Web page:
Passwords, deleting old posts are keys to Facebook security: experts

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It's been almost a week since the largest security breach in Facebook's history.

Cyber experts have some advice on how to stop the bad guys from stealing your data - and it involves getting rid of precious pictures from your feed.

One key is to change your password often, said Melanie Duquesnel, from the Better Business Bureau.

There are 50 million reasons for the serious reminder. That's how many people have been hacked. Identities taken over on Facebook. 

Cyber risk expert with Burns and Wilcox, David Derigiotis talks about the importance of password security.

"Often time we hear that it was a sophisticated attack and really it wasn't," he said. "This time there was a little more to it. They were able to export of honor ability in the coding which give them full access to our profile information. Didn't matter what privacy settings we had, it was on restricted access that was given because of the flaw that was exploited," he said.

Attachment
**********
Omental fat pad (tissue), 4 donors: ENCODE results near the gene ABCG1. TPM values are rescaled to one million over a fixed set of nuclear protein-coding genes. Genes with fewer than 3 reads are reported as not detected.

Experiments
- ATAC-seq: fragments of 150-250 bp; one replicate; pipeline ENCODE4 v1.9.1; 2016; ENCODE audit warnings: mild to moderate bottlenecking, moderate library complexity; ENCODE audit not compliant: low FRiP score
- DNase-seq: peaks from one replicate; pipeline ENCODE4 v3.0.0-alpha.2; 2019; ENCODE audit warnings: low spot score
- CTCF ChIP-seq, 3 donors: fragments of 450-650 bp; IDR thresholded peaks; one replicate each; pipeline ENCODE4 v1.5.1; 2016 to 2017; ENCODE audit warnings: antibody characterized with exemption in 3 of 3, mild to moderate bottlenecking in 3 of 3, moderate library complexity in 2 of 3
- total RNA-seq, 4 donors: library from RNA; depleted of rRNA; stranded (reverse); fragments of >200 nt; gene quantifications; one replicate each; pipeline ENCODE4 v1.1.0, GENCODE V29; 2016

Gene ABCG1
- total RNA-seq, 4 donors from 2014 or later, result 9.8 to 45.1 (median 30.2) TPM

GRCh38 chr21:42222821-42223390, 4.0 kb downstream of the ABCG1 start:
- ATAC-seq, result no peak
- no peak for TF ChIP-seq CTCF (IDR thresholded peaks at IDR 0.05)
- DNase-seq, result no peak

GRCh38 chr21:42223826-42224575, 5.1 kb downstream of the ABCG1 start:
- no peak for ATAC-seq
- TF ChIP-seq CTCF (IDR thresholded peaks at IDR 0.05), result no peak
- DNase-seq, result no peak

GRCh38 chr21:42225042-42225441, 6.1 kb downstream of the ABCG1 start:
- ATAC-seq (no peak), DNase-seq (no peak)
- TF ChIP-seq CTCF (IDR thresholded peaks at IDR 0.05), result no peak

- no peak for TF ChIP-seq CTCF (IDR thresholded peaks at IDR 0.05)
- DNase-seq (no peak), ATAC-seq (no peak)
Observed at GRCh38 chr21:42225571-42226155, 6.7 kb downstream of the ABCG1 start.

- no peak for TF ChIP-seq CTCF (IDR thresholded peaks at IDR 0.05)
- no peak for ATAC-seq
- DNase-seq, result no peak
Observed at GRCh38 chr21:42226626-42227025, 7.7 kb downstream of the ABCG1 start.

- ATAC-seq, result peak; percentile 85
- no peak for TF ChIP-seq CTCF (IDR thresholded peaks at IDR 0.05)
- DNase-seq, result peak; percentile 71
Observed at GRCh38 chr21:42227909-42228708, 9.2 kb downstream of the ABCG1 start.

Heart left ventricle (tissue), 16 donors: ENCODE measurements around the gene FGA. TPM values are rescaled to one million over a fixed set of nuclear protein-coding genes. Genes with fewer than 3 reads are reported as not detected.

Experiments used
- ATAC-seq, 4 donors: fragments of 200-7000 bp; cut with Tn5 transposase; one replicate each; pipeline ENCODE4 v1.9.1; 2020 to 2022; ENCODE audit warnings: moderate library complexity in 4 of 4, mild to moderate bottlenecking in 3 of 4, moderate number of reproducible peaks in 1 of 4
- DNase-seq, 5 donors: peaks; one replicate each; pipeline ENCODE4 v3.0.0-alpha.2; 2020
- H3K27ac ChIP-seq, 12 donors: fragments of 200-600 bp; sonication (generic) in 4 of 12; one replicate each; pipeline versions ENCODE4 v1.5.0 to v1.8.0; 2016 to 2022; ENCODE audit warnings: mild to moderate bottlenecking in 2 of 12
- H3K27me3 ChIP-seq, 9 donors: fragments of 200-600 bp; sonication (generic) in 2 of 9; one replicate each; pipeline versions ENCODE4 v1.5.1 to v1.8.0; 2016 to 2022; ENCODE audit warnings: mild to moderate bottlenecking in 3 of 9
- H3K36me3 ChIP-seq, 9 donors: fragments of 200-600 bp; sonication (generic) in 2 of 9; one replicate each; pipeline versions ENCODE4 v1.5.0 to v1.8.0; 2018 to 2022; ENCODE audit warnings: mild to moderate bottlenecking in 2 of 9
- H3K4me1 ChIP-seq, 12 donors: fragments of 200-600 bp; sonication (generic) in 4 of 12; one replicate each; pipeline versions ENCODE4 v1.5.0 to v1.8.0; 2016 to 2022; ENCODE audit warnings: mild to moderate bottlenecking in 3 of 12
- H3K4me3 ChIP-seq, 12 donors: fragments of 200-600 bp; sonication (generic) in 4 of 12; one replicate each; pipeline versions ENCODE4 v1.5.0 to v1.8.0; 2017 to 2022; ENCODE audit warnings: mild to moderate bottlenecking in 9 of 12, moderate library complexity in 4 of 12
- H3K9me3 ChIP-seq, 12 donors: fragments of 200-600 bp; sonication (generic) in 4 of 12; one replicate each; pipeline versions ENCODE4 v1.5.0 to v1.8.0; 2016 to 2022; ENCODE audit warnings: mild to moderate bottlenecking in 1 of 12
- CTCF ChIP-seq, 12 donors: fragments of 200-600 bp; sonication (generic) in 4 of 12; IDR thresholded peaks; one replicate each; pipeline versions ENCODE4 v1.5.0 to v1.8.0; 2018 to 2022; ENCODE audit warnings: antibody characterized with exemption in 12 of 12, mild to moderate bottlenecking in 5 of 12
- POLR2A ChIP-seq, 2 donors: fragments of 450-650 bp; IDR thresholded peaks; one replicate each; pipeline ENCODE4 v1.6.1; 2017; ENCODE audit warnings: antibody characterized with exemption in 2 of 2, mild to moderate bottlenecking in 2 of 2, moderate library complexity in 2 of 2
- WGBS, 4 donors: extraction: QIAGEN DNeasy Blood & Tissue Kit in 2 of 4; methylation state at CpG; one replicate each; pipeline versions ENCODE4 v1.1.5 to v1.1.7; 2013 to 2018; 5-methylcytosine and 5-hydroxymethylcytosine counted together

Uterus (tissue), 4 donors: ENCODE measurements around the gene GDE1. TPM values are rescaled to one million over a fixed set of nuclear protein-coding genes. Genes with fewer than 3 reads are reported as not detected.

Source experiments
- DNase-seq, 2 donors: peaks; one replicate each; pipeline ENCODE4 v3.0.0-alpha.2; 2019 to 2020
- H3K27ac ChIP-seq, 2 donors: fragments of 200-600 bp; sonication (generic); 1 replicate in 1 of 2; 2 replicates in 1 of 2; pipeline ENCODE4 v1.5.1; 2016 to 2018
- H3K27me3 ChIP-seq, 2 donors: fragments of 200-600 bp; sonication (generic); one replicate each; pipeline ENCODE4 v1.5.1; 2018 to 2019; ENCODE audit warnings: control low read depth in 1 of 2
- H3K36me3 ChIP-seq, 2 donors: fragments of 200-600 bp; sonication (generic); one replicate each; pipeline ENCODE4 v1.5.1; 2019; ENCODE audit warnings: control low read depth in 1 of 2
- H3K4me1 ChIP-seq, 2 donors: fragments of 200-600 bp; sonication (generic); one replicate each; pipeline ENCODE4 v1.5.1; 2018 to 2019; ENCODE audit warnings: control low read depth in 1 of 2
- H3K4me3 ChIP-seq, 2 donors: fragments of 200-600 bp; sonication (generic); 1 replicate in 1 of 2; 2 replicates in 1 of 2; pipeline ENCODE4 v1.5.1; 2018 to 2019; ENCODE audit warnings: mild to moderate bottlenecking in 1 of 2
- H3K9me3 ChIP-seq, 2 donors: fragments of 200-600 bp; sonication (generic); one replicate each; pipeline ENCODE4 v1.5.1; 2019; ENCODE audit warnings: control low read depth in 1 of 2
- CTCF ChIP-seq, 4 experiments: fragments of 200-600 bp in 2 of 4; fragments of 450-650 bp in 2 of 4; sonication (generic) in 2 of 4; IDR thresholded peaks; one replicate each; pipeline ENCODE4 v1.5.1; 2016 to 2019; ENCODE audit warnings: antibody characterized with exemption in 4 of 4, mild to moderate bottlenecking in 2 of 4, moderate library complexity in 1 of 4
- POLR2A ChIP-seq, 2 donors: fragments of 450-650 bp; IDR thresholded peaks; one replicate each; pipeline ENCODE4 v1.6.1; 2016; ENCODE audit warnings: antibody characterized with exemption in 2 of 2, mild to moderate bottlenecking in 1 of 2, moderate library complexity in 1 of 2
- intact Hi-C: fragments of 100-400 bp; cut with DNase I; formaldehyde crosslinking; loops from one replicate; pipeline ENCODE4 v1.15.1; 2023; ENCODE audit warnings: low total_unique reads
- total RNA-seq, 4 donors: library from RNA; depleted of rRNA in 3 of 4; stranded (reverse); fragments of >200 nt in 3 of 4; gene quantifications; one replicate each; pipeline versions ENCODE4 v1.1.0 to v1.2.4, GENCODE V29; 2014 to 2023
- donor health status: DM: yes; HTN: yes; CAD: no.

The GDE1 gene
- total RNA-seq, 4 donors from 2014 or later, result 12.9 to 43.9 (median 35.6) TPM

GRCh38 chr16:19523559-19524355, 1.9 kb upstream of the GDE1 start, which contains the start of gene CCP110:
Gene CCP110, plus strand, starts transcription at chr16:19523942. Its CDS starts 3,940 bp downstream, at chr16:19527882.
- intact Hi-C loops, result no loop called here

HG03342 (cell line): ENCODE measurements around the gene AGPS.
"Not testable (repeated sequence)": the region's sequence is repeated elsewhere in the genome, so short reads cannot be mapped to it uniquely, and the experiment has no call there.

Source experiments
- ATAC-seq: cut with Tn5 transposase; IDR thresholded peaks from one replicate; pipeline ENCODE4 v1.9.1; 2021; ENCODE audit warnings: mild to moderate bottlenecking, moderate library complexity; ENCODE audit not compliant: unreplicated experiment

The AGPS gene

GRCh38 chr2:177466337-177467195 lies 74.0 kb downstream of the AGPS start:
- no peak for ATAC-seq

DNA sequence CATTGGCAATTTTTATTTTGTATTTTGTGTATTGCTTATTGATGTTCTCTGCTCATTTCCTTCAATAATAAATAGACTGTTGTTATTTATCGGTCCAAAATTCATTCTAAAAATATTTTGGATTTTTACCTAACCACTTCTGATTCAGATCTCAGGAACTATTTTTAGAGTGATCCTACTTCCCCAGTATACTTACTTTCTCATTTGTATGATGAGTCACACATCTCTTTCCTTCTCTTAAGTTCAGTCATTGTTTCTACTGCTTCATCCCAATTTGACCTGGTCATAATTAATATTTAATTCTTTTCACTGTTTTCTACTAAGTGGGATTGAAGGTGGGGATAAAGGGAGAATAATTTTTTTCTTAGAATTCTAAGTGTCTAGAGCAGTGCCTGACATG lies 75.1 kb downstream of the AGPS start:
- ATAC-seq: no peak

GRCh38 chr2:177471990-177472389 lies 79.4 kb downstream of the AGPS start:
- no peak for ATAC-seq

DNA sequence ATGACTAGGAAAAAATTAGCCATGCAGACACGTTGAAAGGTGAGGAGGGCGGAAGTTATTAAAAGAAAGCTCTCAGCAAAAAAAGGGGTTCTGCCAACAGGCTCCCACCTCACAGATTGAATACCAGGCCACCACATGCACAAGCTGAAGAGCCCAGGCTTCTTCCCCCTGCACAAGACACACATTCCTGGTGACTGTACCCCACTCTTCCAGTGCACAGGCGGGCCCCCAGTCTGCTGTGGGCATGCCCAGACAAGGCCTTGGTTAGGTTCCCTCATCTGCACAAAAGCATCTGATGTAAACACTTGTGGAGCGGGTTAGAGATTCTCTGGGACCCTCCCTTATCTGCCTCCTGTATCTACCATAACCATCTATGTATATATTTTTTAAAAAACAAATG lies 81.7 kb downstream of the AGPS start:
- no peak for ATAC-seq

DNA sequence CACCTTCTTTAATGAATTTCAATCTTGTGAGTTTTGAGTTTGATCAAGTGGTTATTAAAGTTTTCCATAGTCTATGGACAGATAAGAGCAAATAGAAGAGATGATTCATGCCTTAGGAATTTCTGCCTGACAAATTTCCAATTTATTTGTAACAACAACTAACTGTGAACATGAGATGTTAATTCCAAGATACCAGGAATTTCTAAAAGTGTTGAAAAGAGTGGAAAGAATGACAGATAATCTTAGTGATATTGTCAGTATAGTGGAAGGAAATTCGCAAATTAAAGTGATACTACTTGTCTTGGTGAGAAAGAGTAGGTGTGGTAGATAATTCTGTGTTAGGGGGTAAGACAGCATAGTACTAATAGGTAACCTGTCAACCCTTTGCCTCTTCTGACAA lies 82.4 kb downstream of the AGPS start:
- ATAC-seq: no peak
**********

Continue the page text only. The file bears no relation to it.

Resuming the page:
To know why this has happened, you have to know who is doing this?

"That's the problem, we don't know who they are yet," Derigiotis said. "We don't know what their motive is. There have been so many data breaches, so many compromises that have happened to so many organizations. Criminal syndicates or nation states, they all have different motives, whether it is intellectual property or they're looking to create identity theft."

Don't wait to find out.  Do something now. Derigiotis says the first thing to do? Stop the data trail you're leaving behind by erasing old posts.  The more data on your page, the easier to hack. So delete old pictures and posts.  

"You're leaving a lot less information that's available," he said. "Maybe they want to know what your whereabouts are, location information, your normal routine. If you limit leaving that information behind it will be harder for them to put the full picture together about your life."

Then there's other apps you use. Many ask to log on using my Facebook account? Sure, why not? Well, there's good reason not to.  

"Your login information on Facebook is now used across all those other applications," said Duquesnel. "So you now you have said, 'That's OK, I'll use it on Stitch Fix,,,' Potentially if you also have your billing information in there like your credit card information, that could be hacked as well."